The trial of Timothy McVeigh for the Oklahoma City bombing two years ago is one of those so-called "Trials of the Century," because it raises issues larger than the guilt or innocence of an individual.
Not that it resembles the "show trials" of totalitarian Germany, the Soviet Union, and China, with trumped-up charges and forced confessions intended to repress unorthodox ideas. In our country, the emblematic trial occurs more spontaneously, engaging the public because it encapsulates, and sometimes exacerbates, divisions among us.
In 1925 teacher John Scopes, violating a Tennessee state ban on teaching evolution, was fined $100 after a trial that pitted two famous lawyers against each other - William Jennings Bryan and Clarence Darrow. Scopes became a historic figure in the struggle between fundamentalist religion and natural science.
In the Scottsboro trial in Alabama in 1931, nine young blacks, after nearly being lynched, were convicted by a white jury on the flimsiest of evidence of having raped two white girls. Scottsboro stands as a monument to racial injustice. In 1968 the "Chicago Seven," agitating against the Vietnam War, were tried for incitement to riot. Four years later the Supreme Court struck down the convictions. The Chicago Seven remain a symbol of justice dispensed under wartime tensions.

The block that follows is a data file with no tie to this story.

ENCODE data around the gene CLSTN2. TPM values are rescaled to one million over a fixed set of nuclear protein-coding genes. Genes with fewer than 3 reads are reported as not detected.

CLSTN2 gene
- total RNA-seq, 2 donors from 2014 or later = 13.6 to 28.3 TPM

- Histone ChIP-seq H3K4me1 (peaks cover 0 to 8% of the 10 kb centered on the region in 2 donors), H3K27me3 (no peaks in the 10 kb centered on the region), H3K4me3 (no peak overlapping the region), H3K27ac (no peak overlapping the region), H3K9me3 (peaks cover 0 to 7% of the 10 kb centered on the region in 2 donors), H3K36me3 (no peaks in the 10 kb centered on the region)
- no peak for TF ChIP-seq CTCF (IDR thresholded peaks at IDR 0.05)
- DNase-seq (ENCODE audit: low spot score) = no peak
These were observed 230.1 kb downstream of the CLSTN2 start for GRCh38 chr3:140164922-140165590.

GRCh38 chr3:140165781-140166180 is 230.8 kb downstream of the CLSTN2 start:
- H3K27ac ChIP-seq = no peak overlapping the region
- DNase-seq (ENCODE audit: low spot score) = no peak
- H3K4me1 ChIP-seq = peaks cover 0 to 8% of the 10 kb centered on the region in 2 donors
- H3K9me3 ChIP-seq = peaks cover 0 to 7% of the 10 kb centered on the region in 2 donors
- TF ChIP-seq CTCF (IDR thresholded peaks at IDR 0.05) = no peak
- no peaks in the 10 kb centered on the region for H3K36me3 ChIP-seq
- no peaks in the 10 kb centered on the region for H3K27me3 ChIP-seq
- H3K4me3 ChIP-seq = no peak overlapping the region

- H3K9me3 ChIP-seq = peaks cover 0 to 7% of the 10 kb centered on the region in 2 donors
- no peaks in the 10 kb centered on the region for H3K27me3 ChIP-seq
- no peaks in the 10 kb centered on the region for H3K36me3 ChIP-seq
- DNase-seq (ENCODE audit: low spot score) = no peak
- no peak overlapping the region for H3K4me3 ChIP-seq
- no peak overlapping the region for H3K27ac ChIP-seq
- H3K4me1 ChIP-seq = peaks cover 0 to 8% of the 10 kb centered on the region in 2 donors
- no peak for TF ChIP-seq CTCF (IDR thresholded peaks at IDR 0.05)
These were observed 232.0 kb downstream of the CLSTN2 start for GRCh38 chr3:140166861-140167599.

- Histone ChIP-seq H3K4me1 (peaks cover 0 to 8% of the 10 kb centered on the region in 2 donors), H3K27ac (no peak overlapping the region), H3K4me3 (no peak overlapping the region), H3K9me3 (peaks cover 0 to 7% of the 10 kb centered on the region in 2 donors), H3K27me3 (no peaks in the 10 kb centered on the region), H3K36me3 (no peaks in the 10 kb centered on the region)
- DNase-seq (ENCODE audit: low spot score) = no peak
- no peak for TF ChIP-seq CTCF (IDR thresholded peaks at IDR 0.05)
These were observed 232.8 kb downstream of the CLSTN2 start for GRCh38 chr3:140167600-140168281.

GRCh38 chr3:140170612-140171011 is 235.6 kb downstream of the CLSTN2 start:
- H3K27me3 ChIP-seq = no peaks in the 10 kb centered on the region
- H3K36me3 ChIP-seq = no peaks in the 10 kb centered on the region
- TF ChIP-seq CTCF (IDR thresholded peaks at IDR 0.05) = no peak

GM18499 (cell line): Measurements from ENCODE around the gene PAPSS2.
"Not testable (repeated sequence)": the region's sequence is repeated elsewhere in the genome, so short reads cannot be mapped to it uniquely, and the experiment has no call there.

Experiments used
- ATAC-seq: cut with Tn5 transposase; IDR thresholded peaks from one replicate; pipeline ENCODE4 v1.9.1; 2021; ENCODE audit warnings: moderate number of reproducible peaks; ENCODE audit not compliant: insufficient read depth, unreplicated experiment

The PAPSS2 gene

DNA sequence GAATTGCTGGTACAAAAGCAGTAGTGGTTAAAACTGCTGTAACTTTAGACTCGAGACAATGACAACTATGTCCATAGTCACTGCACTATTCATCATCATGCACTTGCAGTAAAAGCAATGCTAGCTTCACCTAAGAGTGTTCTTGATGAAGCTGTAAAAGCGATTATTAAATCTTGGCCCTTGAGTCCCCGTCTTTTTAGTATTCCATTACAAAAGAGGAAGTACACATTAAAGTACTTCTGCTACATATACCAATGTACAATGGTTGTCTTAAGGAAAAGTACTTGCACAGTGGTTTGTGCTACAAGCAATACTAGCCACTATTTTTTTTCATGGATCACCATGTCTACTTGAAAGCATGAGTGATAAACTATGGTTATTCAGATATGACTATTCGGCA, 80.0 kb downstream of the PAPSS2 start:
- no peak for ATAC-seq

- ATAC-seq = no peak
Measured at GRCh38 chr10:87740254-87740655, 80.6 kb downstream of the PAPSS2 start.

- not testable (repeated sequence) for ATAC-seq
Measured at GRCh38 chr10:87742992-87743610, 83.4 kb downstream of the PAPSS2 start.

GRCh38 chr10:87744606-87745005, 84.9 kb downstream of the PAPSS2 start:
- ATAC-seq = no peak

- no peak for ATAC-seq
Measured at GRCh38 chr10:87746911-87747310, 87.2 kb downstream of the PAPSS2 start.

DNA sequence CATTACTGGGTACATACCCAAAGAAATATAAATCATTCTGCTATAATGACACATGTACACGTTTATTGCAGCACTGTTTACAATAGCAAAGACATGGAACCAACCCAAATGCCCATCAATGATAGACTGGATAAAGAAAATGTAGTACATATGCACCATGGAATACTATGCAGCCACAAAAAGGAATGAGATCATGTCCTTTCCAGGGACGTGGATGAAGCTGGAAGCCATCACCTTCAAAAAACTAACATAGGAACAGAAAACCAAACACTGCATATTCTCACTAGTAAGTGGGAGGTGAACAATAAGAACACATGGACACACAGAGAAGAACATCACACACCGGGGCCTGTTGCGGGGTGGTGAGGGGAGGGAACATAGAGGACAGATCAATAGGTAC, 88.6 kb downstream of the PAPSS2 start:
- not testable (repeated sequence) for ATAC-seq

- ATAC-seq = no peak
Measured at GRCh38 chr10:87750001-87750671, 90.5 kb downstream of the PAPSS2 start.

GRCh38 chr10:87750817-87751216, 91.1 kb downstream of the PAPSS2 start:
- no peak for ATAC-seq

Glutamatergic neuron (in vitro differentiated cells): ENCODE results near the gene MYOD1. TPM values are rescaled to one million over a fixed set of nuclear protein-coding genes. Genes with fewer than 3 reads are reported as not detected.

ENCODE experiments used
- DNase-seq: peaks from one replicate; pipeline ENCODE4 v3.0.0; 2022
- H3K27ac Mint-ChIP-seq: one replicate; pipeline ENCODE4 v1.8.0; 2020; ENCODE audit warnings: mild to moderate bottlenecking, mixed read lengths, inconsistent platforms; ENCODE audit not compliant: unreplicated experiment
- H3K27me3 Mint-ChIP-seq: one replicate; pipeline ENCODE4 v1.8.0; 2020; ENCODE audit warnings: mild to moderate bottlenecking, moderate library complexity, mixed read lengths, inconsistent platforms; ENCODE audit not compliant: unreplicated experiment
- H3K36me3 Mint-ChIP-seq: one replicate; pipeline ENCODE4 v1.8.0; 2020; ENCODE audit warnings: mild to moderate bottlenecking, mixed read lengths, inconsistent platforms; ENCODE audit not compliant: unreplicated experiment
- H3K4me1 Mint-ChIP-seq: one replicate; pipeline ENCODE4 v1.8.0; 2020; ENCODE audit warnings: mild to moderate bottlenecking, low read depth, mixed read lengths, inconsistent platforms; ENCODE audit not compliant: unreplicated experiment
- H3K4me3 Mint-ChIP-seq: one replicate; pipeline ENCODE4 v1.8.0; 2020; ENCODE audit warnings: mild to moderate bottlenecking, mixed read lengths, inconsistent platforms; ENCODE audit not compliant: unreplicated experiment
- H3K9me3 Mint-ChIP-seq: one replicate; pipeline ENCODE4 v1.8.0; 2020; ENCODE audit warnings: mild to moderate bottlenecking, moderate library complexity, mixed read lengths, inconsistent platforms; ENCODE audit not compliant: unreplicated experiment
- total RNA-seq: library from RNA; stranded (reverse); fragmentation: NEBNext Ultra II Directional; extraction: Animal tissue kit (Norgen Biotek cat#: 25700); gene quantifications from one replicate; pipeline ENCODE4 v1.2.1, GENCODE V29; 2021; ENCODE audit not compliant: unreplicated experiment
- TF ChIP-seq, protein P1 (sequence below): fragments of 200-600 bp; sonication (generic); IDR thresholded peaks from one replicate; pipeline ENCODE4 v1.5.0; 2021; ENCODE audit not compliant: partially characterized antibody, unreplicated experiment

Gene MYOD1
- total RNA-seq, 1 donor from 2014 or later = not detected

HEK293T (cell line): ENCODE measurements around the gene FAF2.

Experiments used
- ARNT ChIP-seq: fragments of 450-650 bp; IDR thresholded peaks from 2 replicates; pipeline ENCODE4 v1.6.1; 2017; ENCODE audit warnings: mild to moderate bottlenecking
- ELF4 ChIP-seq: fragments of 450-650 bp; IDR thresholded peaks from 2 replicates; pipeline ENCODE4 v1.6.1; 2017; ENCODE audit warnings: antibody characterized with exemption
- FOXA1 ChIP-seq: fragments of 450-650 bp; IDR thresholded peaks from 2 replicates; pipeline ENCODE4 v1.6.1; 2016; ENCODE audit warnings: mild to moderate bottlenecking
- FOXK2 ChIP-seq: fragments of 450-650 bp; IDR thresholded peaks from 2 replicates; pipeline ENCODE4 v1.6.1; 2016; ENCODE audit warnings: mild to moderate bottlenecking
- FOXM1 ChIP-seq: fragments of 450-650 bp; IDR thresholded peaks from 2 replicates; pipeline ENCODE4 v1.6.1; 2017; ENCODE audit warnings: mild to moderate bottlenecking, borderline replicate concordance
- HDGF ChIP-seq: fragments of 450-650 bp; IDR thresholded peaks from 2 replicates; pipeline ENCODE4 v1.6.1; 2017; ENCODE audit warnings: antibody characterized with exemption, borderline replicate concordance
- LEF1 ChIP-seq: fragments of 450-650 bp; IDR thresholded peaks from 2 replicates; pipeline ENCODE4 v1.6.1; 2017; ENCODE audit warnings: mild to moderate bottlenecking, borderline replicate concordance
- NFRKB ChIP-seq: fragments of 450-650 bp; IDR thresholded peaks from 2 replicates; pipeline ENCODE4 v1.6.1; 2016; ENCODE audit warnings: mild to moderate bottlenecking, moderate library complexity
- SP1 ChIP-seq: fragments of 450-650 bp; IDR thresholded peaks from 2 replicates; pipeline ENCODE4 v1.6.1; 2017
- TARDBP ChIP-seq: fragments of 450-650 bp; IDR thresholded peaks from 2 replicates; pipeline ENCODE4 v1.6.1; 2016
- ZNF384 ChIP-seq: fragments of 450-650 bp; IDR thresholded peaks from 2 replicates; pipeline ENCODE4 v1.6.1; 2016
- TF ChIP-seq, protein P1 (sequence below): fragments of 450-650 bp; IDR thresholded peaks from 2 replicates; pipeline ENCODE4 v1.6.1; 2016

More recently, with the news media serving as a megaphone, the national trauma about race wrapped around the names Rodney King, the black man beaten by the police, and Reginald Denny, the white man beaten by blacks in the ensuing riot in Los Angeles five years ago. Then came the O.J. Simpson murder trial, drawing a racial line as deep as the San Andreas fault. The Simpson trial, which held Americans spellbound, remains, to date, the nomination of most Americans for "Trial of the Century."
The trial in the Oklahoma City bombing case, not being on TV and not being about race, has not roused the same passions. Yet it also raises issues beyond individual guilt. In the first place, revelations of a stumblebum FBI crime laboratory threaten to bring federal law enforcement into the kind of disrepute that blemished local law enforcement in Los Angeles.
But the larger question is what in our society could produce a decorated soldier accused of the cold-blooded massacre of innocent Americans. Was President Clinton right two years ago when he enraged talk-show hosts by condemning the "loud and angry voices" that incite paranoia?
So now we have a trial raising the question of why our society cannot cope with its lunatic fringe - its militias, its nativists, and, now in Texas, its violent secessionists.
In this receding century that has seen so many American traumas displayed in courtrooms, one more "Trial of the Century."
* Daniel Schorr is senior news analyst for National Public Radio.